This keyword indicates that the user is looking for a local service provider. In the dental services industry, business owners are well aware of customers searching for terms like “dentists near me” as part of their Dental SEO strategy. Other examples include: 

  • Dog groomers near me with good reviews 
  • Plumbers near me with emergency service
  • Restaurants near me open 24/7

[Service name] cost

Here, the user is looking for information about the cost of a specific service. For example:

  • House painting cost per square foot
  • Cost of car repair for a cracked windshield
  • Lawyer fees for filing bankruptcy

How to [do something]

While typically informational in intent, this keyword can also suggest that the person is seeking guidance on how to handle a situation. Often, this is in response to a circumstance that demands urgent assistance. For example: 

  • How to change a flat tire with step-by-step guide
  • How to treat a burn at home
  • How to stop a dog from barking in crate
an image of keywords results in ahrefs with volume and difficulty

[Problem] solution

Simple, users with this keyword are looking for solutions to their current problems. For example:

  • Headache solution without medication
  • Computer overheating solution for gamers
  • Dry skin solution for winter months

[Product name] vs. [product name]

This keyword indicates that the user is comparing two specific products to decide which one to purchase. For example:

  • MacBook Air vs. MacBook Pro for students
  • Sony vs. Bose noise-cancelling headphones: Which is better?
  • iPhone 14 vs. Samsung Galaxy S23 camera shootout

[Product name] alternatives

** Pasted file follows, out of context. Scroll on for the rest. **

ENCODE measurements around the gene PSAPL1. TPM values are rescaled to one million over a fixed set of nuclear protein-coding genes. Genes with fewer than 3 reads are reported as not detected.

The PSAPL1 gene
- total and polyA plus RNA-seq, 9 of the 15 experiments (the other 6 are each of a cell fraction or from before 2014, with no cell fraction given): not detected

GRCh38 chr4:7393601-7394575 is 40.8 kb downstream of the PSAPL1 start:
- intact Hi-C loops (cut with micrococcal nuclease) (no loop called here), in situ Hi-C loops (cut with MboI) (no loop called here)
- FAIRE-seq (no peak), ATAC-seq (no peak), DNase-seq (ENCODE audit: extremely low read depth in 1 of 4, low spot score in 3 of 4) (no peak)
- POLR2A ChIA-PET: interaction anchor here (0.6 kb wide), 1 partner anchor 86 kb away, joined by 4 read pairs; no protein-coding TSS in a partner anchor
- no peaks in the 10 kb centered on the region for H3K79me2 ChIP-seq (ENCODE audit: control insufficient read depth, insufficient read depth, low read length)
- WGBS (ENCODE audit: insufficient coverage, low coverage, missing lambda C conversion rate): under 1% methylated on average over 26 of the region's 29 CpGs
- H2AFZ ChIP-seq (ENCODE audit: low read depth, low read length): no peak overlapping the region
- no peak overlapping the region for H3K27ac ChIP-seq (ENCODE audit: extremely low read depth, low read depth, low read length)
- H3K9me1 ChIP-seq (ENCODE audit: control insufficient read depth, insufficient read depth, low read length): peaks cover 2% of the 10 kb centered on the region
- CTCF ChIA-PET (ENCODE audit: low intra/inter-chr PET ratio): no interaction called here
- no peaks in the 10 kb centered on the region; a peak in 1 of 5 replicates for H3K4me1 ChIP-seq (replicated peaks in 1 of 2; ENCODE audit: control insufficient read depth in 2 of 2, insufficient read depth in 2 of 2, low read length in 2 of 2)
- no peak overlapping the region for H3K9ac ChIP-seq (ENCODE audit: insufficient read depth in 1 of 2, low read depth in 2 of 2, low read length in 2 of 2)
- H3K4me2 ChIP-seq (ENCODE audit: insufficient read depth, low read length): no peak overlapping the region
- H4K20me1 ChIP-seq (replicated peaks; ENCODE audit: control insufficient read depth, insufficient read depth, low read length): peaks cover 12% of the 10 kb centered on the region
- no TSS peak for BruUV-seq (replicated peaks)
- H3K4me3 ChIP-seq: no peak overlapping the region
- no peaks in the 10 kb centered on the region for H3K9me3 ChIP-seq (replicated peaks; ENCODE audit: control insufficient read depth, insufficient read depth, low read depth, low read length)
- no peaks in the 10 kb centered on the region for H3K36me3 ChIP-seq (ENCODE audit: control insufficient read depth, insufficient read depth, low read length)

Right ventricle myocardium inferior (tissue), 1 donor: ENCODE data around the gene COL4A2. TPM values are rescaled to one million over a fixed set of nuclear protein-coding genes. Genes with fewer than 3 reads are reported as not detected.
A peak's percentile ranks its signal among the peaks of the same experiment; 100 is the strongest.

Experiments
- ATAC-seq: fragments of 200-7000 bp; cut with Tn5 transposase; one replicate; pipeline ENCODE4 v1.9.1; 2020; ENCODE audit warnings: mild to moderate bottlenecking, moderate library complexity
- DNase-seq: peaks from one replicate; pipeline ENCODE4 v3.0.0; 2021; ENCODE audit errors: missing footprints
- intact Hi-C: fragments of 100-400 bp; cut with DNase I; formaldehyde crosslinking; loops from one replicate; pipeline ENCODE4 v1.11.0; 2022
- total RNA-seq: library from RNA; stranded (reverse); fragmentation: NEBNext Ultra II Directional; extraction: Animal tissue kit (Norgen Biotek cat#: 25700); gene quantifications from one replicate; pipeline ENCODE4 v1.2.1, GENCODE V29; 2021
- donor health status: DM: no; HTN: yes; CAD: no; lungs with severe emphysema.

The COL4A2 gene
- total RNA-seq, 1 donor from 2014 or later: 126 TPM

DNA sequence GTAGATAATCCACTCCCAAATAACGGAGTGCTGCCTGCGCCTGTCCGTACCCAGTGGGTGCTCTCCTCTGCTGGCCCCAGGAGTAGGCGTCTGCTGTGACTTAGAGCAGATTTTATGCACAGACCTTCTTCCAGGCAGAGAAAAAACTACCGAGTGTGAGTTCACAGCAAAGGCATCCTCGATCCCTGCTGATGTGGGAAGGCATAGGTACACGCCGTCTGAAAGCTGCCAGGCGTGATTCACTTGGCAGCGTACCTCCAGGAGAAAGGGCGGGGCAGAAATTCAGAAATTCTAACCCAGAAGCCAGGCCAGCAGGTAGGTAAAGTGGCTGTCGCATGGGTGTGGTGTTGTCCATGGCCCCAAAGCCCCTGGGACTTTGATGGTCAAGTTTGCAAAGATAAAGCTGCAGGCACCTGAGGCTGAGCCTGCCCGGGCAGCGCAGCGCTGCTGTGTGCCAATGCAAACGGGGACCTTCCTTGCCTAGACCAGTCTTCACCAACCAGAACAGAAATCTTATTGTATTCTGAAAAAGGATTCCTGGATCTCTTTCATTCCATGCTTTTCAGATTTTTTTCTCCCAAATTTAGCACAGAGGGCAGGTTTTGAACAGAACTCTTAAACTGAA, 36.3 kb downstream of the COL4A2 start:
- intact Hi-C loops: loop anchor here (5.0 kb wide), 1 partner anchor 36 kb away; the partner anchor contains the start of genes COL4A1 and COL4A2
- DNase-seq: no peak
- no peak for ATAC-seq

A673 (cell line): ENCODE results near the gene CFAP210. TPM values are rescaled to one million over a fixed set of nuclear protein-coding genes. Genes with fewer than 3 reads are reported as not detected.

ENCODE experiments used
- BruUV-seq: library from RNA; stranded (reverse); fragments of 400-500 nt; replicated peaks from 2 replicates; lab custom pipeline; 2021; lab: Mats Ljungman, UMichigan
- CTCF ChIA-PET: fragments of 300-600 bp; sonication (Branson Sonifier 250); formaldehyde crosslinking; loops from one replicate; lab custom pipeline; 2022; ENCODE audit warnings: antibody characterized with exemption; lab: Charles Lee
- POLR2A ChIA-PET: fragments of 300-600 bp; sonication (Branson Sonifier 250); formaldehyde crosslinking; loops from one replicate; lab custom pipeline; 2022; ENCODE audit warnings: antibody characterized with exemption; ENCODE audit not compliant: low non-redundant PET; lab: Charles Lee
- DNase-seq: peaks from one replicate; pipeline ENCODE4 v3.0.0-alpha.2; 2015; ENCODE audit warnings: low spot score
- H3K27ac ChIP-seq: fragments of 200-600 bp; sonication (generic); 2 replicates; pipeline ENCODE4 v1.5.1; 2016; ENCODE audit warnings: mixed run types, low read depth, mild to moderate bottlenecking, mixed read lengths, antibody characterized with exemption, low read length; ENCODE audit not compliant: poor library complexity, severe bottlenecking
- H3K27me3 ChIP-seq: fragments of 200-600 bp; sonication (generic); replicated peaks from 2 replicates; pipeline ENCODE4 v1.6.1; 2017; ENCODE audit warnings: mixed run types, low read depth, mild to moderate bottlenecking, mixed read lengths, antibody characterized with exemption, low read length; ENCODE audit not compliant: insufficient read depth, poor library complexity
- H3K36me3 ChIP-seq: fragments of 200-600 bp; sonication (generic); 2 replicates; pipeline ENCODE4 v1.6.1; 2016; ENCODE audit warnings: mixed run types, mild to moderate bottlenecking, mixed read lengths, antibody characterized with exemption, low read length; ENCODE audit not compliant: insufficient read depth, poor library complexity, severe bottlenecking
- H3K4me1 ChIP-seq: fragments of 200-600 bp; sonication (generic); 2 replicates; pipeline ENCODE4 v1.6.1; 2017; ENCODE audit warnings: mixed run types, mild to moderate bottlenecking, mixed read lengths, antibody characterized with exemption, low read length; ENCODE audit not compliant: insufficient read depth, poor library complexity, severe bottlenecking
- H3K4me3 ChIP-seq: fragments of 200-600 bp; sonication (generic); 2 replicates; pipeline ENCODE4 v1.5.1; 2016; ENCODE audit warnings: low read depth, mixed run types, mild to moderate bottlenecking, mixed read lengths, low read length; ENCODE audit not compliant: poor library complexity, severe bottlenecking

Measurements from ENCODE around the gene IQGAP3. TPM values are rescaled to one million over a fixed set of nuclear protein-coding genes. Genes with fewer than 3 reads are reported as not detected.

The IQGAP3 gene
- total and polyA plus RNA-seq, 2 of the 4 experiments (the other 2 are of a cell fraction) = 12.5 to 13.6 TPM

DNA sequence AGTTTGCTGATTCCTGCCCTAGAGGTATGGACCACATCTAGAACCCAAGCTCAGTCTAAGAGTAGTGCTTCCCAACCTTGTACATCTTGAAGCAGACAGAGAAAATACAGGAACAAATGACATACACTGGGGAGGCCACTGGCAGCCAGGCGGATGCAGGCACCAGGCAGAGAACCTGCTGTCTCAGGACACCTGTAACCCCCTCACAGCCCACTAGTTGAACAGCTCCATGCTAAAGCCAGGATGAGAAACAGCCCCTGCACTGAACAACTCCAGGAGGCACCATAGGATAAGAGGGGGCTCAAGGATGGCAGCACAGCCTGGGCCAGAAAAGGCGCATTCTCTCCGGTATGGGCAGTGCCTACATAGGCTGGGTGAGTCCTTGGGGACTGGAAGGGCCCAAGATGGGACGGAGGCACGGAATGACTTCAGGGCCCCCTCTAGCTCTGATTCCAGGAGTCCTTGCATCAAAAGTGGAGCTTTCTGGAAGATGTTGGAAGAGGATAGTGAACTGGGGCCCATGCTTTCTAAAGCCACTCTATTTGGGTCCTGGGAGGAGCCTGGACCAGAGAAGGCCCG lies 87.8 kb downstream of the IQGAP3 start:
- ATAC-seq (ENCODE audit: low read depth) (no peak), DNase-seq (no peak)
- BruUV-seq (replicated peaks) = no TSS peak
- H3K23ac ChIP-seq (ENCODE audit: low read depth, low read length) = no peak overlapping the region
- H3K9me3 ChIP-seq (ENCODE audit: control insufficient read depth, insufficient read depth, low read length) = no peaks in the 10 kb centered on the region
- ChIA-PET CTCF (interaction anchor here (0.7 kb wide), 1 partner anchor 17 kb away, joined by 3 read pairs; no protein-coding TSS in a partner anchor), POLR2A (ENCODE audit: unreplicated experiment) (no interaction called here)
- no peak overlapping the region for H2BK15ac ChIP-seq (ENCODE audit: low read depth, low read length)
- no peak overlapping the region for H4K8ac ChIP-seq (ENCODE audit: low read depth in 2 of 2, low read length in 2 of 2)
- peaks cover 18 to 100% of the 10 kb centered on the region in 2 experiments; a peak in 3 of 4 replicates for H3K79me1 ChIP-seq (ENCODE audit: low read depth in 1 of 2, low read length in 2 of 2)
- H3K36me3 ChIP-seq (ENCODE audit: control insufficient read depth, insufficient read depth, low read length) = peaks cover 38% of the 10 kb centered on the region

This keyword suggests that the user is looking for alternatives to a specific product. They are likely seeking another option that, for instance, could be easier to use or more cost-effective. For example:

  • Alternatives to Adobe Photoshop for photo editing
  • Streaming service alternatives to Netflix
  • Electric car alternatives to Tesla

Common mistakes to avoid when using high-intent keywords

Mistake #1: Keyword obsession over user intent

Remember, keywords are just clues to what users are looking for. Instead of fixating on the specific words, delve deeper into the underlying intent behind them. What’s the user’s actual intent behind the search? Are they researching, comparing, or ready to buy?
Solution: Go beyond basic keyword research. Carefully analyse competitor content to understand the “why” behind the search. Then, craft content that truly answers their questions and solves their problems.

Mistake #2: Equating high intent solely with immediate sales

While “buy now” and “subscribe” keywords hold value, the pre-purchase journey is equally important. Remember, not everyone is ready to swipe their card.

Solution: Target informational and navigational keywords too. Create blog posts, guides, and FAQs that address user questions and build trust. Think of it as nurturing leads, not just pressuring them into sales. By the time they reach the “buying mode”, you’ll be their trusted advisor, not just another flashy ad.

Mistake #3: Using the same high intent keyword for multiple pages

When you use the same high-intent keyword across multiple pages, search engines might get confused, leading to a phenomenon called “keyword cannibalisation.” This means your pages are essentially competing against each other for the same keyword, diluting the strength of each and impacting your rankings.

Solution: Begin by assigning specific high-intent keywords to each page based on their relevance. Next, craft unique content centred around the designated high-intent keyword for each page. Finally, optimize your pages by tailoring meta tags, headers, and on-page content to align seamlessly with the chosen high-intent keyword for that specific page.
Here, you can benefit greatly from partnering with a trusted SEO agency. They’ll conduct a comprehensive audit of your current content and develop a comprehensive content strategy that aligns with your chosen high-intent keywords.

Strategically create your content around high-intent keywords

Now that you grasp the ins and outs of high-intent keywords and how to uncover them without falling into common traps, you’re set to create content that boosts conversions and sales for your business.
One more thing: maximise the impact of your high-converting